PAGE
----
I recently help to run my first internal non-software hackathon to support creation of a management development program.
I had forgotten what it was like to do something I had never done before.
It was scary. I was nervous. I didn’t have enough time to plan. My colleagues, though they really wanted to, only had time for a quick review of the plan. I created something in a vacuum and to top it off, I had to talk in front of people. I HATE TALKING IN FRONT OF PEOPLE!
I thought it was going to be a disaster because I felt like I had done something all alone. It wasn’t. You wan’t to know why? Because I did actually have help.
There is no vacuum
The event wasn’t created in a vacuum because I utilized the well tested resources of the folks in my network who have run non-software hacks to create the plan:
- UK’s National Health Service Change Model Hack Event
- Perry Timm’s Hackathon Guide
- The Edge’s How to Use a Software Hackathon at the NHS
- Carol Read’s Flipboards on Hackathons
My colleagues who couldn’t support as much as the wanted with the creation of the event, supported the day of by taking notes, managing logistics, and jumping in to help me rephrase instructions when they weren’t clear (which happened a lot).
The participants came with an open mind, where willing to experiment, go with the flow & adjust on the fly. That made a huge difference.
Here’s what else I learned:
External networks are critical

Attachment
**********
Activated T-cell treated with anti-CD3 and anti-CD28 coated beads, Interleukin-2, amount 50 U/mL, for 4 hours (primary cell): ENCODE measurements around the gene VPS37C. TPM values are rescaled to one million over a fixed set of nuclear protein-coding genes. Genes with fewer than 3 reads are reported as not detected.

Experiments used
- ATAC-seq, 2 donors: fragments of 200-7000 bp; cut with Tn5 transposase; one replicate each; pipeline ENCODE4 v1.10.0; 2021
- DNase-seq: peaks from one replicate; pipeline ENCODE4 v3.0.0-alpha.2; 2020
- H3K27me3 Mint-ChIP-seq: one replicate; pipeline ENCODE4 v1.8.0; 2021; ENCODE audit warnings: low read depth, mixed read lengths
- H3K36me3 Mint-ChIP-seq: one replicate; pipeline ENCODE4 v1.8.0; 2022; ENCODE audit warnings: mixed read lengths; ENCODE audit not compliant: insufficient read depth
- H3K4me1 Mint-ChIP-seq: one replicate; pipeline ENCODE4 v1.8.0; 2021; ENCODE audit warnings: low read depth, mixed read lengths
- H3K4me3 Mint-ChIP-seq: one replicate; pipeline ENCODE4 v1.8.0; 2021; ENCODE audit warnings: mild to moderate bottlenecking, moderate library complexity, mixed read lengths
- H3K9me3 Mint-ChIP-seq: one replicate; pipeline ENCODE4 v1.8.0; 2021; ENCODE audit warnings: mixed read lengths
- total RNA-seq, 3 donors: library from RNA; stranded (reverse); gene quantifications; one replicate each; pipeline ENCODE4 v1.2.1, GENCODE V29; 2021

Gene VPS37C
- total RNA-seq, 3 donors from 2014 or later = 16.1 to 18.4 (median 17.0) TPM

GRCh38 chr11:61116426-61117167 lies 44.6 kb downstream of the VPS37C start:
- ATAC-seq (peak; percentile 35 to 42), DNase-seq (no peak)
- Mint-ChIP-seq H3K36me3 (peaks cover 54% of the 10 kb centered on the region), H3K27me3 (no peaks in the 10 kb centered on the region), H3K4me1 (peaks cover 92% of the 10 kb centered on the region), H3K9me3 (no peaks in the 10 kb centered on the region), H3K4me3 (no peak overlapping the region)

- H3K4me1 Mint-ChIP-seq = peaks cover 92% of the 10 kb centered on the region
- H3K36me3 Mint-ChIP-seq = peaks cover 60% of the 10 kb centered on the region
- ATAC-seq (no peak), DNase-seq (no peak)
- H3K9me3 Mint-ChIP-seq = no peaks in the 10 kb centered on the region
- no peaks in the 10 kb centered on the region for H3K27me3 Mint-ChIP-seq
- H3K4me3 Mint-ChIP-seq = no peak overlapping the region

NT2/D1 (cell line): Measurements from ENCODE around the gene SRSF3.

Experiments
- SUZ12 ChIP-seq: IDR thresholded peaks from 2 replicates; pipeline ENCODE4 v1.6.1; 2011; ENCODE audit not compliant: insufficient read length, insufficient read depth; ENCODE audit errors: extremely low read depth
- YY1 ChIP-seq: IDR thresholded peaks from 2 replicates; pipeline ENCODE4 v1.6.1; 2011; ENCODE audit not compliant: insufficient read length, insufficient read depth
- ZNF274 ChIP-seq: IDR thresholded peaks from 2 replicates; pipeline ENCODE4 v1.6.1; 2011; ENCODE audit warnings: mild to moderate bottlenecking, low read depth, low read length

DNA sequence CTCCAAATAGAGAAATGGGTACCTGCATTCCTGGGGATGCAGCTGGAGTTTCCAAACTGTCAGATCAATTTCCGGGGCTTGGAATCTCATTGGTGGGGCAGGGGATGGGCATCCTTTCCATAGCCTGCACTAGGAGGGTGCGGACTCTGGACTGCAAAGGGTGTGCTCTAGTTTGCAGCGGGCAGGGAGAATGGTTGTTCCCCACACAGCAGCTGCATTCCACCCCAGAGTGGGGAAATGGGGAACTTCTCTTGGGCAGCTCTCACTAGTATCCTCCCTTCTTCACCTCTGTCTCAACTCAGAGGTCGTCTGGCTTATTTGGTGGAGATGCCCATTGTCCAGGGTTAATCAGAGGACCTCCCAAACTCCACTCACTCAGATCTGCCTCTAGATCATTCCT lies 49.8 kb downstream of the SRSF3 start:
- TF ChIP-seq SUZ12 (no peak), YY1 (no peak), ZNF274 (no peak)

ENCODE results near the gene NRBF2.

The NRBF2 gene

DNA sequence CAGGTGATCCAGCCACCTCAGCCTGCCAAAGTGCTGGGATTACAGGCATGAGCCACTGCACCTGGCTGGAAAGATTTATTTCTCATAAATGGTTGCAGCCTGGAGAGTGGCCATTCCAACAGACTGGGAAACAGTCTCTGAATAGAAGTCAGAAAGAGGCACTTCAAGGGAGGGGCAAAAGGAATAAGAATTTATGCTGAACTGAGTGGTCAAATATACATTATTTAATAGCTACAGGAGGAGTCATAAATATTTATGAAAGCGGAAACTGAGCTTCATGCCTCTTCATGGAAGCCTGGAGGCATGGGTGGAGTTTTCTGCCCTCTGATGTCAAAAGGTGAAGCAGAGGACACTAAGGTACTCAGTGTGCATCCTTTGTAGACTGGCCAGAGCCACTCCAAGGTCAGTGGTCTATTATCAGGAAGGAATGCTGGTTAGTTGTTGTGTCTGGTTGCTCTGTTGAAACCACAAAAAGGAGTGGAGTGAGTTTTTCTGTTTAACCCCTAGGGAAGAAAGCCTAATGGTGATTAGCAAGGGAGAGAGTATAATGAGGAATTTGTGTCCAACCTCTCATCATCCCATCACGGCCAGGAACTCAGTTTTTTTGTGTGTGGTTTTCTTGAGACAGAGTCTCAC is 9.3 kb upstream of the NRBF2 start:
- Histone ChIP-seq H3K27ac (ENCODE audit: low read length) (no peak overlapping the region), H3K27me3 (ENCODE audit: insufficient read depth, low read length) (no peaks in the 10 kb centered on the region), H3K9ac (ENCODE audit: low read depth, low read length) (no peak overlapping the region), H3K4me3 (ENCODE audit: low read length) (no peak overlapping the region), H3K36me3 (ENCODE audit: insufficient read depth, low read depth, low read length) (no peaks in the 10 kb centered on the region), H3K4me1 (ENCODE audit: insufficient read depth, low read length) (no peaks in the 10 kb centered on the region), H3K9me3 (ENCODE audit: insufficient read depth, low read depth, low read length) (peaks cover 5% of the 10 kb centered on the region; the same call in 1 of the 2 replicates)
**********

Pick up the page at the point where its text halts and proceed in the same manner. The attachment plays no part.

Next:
Obviously I would have loved for my colleagues to be more involved in creating something new to us but sometimes they don’t have enough time or there is a tight timeline (or in this case both). It’s these situations that make me even more grateful for my network of peeps. 90% of the time these folks have already tried it and are more then willing to share their methods & lesson’s learned.
Communities are essential to problem solving
I have always believed this to be true, but never before had I really seen it in action. If we create the spaces (and time) for people who face similar challenges to think about, discuss, share, collaborate, & co-create, solutions will emerge. They will also realize that they don’t need us . . .
The role of L&D is changing
What also emerges when we create the space & time for a community to engage around a shared challenge, is the realization that they don’t need to wait for L&D to come up with a formal program or “project plans” to start implementing solutions. A lot of what our mangers came up with are simple things that they could do on their own (or as a group).
Side note: I won’t get into the ways in which the role of L&D is changing (or needs to change) becasue Jane Hart has that well covered. Let’s just say that this hack event was such an awesome validation of some of these concepts.
Have you participated in a non-software hack event? If so, would love to know your experiences in the comments. If not, I am happy to share my experience in more detail if it would help inspire you.
WOL Note: In the interest of working out loud, here is a copy of the participant packet we handed out at the event in case you want to try your own (it is striped of any company info but consolidates a lot of the resources mentioned above).